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US Workers' Productivity Jumps in Third Quarter

  • Associated Press

FILE - Construction workers unload supplies off a hoisted pallet on a rooftop in Atlanta, June 7, 2016. Workers' productivity increased in the third quarter at a 3.1 percent rate, the Labor Department reported Dec. 6, 2016.

The productivity of American workers rose in the July-September quarter at the fastest pace in two years while labor costs slowed after a big jump in the spring.

Productivity increased in the third quarter at a 3.1 percent rate, the Labor Department reported Tuesday. That followed three quarterly declines and was the best showing since a 4.2 percent increase in the third quarter of 2014. Labor costs edged up at a 0.7 percent rate in the third quarter, following a much faster 6.2 percent jump in the second quarter.

The productivity figure was unchanged from an initial estimate a month ago while the 0.7 percent rise in unit labor costs was slightly higher than an initial estimate of a 0.3 percent gain.

Economists said they thought the jump in productivity in the summer would be short-lived. They forecast that productivity would return to the anemic gains seen over the past nine years. Since 2007, annual productivity increases have averaged just 1.3 percent. That is just half the 2.6 percent average gains turned in from 2000 through 2007, when the country was benefiting from the increased efficiency from greater integration of computers and the internet into the workplace.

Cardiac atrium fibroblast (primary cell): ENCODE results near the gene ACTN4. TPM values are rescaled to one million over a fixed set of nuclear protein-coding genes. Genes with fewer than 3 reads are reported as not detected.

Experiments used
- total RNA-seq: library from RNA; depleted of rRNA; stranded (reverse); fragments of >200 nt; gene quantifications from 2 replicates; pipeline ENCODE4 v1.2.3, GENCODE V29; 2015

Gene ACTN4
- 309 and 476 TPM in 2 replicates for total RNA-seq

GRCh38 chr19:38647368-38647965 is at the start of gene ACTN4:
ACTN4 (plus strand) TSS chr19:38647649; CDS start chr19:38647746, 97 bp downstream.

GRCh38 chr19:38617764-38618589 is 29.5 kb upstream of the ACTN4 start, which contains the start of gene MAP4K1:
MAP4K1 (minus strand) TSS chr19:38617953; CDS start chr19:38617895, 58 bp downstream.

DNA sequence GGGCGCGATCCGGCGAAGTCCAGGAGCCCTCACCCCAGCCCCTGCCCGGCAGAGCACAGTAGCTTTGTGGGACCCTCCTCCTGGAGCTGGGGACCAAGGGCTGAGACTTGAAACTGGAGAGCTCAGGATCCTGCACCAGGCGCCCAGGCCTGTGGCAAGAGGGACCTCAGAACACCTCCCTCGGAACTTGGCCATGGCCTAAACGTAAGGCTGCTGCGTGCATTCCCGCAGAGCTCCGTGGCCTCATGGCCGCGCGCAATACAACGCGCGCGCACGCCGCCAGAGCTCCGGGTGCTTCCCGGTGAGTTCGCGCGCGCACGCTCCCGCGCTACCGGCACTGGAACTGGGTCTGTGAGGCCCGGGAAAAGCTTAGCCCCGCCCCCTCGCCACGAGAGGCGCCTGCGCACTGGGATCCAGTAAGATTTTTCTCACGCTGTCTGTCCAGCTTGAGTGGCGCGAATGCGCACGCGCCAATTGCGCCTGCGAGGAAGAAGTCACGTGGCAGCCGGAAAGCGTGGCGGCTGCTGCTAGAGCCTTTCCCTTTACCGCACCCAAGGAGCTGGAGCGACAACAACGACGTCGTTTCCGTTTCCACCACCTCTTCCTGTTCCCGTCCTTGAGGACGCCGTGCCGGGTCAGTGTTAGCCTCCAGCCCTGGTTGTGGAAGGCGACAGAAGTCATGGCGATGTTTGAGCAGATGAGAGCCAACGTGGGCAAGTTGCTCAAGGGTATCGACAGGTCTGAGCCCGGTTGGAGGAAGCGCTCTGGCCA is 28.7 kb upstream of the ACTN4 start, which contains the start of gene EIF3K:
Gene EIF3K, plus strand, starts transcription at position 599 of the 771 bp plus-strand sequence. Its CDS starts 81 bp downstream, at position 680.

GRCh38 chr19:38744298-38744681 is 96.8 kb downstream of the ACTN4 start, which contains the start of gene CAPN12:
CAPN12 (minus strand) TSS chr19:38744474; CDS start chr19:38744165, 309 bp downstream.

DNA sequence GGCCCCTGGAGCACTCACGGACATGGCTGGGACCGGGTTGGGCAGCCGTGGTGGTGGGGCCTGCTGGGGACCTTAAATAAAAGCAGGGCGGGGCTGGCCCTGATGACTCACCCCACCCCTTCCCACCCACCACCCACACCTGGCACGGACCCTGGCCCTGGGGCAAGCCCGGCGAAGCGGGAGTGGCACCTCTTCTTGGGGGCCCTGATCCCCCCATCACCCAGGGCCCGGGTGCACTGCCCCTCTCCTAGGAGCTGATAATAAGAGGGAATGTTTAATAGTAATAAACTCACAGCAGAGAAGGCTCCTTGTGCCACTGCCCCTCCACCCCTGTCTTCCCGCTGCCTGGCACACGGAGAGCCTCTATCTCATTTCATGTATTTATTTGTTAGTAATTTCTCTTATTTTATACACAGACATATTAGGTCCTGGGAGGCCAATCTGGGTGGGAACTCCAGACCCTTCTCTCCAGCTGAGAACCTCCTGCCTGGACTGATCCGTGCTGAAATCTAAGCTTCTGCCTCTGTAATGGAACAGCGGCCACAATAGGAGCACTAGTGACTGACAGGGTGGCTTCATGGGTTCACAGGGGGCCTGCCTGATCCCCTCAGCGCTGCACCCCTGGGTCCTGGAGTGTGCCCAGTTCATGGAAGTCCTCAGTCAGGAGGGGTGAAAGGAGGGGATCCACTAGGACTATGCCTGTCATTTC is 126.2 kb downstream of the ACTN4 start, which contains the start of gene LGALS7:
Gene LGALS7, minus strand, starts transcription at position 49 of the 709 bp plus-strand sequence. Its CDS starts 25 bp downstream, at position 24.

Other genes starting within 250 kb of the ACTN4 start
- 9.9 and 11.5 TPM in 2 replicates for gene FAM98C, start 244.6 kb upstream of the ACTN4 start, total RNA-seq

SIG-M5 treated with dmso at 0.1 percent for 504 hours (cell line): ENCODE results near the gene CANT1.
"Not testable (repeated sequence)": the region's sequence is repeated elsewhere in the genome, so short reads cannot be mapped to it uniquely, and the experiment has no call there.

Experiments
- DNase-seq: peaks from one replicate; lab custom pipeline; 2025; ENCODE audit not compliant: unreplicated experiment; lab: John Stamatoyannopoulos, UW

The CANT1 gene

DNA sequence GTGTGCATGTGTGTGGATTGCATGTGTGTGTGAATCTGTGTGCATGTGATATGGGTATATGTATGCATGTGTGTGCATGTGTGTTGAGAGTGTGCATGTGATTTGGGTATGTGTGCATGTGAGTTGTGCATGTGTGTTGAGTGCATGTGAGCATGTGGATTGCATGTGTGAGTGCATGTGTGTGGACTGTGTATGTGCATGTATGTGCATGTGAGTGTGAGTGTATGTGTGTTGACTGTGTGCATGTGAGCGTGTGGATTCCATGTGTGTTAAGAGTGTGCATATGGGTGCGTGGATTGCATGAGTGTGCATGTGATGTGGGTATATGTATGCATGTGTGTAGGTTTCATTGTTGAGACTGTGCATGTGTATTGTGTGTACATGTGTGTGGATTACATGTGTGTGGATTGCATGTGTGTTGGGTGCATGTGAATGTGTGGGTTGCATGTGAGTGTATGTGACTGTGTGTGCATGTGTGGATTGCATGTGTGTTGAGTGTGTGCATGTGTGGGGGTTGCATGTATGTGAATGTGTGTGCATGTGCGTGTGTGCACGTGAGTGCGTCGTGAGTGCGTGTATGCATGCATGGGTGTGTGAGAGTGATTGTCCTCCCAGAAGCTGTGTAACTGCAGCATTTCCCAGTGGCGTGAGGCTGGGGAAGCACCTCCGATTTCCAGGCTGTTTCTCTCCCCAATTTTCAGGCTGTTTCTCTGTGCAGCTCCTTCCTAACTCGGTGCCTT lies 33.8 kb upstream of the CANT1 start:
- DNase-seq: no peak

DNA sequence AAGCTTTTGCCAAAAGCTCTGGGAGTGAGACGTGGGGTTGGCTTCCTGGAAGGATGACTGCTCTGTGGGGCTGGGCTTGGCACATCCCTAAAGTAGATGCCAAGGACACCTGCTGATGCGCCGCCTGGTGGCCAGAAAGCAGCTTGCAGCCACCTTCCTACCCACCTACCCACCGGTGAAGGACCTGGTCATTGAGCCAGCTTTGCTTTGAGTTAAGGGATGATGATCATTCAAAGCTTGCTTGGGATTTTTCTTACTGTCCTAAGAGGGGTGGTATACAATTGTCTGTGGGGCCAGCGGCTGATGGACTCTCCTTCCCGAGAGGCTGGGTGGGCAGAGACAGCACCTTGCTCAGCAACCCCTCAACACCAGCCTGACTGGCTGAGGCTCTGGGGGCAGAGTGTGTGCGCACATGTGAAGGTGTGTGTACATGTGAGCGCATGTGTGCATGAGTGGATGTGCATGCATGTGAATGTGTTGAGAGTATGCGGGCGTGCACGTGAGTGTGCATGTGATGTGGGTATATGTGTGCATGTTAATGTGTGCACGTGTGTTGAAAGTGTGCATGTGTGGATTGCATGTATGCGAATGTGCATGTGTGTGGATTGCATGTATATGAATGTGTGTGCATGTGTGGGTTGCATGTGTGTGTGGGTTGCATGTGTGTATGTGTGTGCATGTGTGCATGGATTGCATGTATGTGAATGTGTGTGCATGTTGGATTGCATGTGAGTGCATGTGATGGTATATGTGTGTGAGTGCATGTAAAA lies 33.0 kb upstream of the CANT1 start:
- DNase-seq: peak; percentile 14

Productivity, the amount of output per hour of work, is the key factor that supports rising living standards. Rising productivity means increased output, which allows employers to boost wages without triggering higher inflation.

The revised estimates for productivity and output followed the government's revisions to the gross domestic product, the economy's total output of goods and services, last week. The revision boosted GDP growth in the third quarter to 3.2 percent, up from an initial estimate of 2.9 percent.

Federal Reserve Chair Janet Yellen has pointed to the long-term slowdown in productivity growth as a key challenge facing the country.

Economists believe that businesses need to start focusing more on raising the efficiency of their existing workforce rather than just hiring more workers to meet demand. Analysts expect companies to put more emphasis on increasing productivity as the labor market hits full employment and the pool of available qualified workers diminishes.

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